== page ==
If you caught my 3-part series recapping my recent trip to Walt Disney World then you may recall my mentioning that my Canon Powershot SX100 IS gave out during the vacation. Befuddled and sad, I knew it would need to be repaired and that getting it back in early November meant I couldn’t take it to California.
Let’s backtrack a tad. I’ll go on record and tell you the necessary repair was entirely my fault by accident. The camera was sitting in it’s case, turned off with 2 spare AA batteries in the front pocket. The whole thing fell about 1-2′ to the carpeted floor. The batteries seem to have banged into the lens barrel leaving 2 small dents.
As with cars, digital cameras are now comprised of cheaper materials than when they were first born or even in their toddler years. Also, with computer parts that are itsy bitsy inside, there’s more to go wrong than in a 35mm camera.
I’ve heard it a bazillion times before when I worked in a retail camera shop and tried selling service plans, “I’m very careful.” Guess what? So am I. Life happens.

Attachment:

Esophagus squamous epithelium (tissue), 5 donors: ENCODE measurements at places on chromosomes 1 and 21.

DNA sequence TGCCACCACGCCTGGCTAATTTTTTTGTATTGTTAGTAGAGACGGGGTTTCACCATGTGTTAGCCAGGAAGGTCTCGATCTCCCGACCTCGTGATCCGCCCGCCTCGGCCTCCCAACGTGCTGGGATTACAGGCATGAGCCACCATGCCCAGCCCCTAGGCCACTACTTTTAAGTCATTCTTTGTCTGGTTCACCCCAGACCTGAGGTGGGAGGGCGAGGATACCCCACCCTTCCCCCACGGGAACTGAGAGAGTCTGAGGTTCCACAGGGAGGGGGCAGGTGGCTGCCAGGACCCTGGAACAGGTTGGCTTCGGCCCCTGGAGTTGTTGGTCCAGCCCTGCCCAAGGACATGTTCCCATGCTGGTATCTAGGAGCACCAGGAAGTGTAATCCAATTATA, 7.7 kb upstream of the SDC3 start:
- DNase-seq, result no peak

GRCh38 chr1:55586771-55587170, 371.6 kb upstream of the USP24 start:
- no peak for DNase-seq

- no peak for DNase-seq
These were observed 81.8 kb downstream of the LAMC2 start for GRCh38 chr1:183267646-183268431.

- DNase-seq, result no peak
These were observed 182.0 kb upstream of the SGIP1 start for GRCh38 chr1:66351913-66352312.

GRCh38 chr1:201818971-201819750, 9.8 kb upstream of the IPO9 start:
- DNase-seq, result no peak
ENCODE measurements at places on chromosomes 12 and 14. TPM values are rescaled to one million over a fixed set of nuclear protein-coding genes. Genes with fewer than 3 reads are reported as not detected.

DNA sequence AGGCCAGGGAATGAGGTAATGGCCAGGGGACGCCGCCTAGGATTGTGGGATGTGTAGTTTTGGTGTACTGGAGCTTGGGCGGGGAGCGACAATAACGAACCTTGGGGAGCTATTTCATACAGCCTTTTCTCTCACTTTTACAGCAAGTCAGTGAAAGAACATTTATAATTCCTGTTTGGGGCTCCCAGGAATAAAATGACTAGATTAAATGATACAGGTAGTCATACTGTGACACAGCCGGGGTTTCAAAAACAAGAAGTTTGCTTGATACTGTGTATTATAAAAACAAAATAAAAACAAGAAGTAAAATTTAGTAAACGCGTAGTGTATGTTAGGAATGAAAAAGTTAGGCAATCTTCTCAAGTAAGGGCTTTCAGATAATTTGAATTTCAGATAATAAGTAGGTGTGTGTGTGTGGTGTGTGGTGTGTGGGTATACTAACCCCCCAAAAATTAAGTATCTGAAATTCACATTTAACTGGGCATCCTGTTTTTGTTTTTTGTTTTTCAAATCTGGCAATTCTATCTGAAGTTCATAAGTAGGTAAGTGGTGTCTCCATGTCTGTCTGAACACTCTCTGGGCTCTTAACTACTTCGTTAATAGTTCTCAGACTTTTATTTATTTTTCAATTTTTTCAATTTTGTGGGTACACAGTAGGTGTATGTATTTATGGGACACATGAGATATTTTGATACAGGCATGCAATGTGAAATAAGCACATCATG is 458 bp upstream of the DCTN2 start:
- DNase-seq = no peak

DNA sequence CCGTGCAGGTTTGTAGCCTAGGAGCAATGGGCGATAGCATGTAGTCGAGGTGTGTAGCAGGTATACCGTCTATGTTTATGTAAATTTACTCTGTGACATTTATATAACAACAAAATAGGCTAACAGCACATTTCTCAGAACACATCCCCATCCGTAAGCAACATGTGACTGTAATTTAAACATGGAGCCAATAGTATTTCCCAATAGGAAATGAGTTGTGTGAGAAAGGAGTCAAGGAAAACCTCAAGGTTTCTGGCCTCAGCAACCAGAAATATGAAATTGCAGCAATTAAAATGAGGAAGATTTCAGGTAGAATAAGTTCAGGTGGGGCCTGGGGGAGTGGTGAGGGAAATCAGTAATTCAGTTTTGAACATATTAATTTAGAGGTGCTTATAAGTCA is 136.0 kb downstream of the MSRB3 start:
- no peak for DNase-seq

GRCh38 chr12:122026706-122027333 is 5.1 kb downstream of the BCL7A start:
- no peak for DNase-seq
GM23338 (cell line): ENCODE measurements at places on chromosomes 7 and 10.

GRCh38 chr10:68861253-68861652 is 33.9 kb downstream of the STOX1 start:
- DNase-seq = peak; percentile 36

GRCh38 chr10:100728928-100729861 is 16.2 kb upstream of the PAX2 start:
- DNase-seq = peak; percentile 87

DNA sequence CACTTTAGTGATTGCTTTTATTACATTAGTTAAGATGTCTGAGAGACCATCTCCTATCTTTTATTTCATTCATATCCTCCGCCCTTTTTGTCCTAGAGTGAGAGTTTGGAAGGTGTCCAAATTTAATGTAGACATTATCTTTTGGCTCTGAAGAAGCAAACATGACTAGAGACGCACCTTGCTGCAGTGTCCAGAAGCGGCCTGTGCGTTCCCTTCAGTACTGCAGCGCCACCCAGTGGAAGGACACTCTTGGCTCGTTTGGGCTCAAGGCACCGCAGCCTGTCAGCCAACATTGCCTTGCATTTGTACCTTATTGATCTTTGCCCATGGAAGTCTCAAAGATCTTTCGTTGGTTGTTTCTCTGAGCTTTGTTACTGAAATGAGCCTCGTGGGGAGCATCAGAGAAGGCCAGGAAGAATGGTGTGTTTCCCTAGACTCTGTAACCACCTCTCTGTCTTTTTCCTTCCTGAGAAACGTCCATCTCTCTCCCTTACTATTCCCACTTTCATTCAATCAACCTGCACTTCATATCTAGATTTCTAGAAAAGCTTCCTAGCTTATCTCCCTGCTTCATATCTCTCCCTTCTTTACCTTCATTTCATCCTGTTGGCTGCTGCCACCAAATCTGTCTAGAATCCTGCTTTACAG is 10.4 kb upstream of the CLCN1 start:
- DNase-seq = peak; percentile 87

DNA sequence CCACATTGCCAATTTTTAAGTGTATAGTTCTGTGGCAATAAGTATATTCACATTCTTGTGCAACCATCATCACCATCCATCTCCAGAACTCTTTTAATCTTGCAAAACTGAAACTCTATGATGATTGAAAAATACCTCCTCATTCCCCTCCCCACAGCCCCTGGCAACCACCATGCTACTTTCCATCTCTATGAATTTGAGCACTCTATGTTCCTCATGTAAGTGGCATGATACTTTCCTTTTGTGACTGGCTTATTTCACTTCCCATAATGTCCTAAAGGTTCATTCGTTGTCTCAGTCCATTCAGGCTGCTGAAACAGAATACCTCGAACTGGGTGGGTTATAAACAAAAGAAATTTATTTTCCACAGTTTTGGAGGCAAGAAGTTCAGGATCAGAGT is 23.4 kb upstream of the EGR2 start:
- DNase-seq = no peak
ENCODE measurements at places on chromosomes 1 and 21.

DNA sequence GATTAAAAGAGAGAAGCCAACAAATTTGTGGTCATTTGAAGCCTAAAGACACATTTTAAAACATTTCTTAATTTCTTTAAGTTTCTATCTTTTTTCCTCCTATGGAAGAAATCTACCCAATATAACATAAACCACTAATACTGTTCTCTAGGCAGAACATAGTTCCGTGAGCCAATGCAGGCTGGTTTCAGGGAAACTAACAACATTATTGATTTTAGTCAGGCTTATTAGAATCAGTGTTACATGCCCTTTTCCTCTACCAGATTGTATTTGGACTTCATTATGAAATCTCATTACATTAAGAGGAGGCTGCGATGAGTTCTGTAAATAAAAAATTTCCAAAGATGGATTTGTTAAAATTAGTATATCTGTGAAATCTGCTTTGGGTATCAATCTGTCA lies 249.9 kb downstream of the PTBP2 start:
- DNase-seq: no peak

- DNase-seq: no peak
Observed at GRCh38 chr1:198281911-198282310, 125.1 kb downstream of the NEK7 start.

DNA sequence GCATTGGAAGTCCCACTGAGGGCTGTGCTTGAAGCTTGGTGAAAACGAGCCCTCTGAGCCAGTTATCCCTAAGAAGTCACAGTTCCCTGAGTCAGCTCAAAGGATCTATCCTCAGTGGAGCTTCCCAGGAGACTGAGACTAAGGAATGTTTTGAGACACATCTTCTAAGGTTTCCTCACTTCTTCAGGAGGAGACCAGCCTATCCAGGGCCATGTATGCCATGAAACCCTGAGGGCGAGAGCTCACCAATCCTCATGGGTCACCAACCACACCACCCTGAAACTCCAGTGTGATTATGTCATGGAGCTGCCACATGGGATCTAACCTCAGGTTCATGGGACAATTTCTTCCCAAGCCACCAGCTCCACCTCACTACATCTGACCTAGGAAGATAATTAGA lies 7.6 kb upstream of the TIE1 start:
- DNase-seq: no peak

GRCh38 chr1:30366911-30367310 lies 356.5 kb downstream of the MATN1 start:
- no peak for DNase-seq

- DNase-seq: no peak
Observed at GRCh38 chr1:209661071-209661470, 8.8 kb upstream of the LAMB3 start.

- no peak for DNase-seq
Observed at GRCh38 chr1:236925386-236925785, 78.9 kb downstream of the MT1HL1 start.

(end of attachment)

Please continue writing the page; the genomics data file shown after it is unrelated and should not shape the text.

It had been imbedded into my brain that camera repairs take a minimum of 6-8 weeks by my previous employer which is why I thought my beloved Canon wouldn’t come home for quite some time. What a bunch of hooey.
Here’s the timeline for my camera repair.
Sat., September 26 – I ship the camera via USPS Priority Mail with tracking and insurance
Tues., September 29 – Canon in IL receives the package, assess the repair cost and e-mails me
Wed., September 30 – I pay for the repair online, late at night
Fri., October 2 – Canon e-mails me to say the camera has been fixed and shipped
Tues., October 6 – I receive my camera by FedEx
That’s a total of 11 days from start to finish! Extraordinary service and at $89 plus $10 shipping, that’s roughly 35% less than I would have charged my customers.
If your camera or camcorder needs servicce, contact the manufacturer by first visiting their website or check the info packet that came in the box.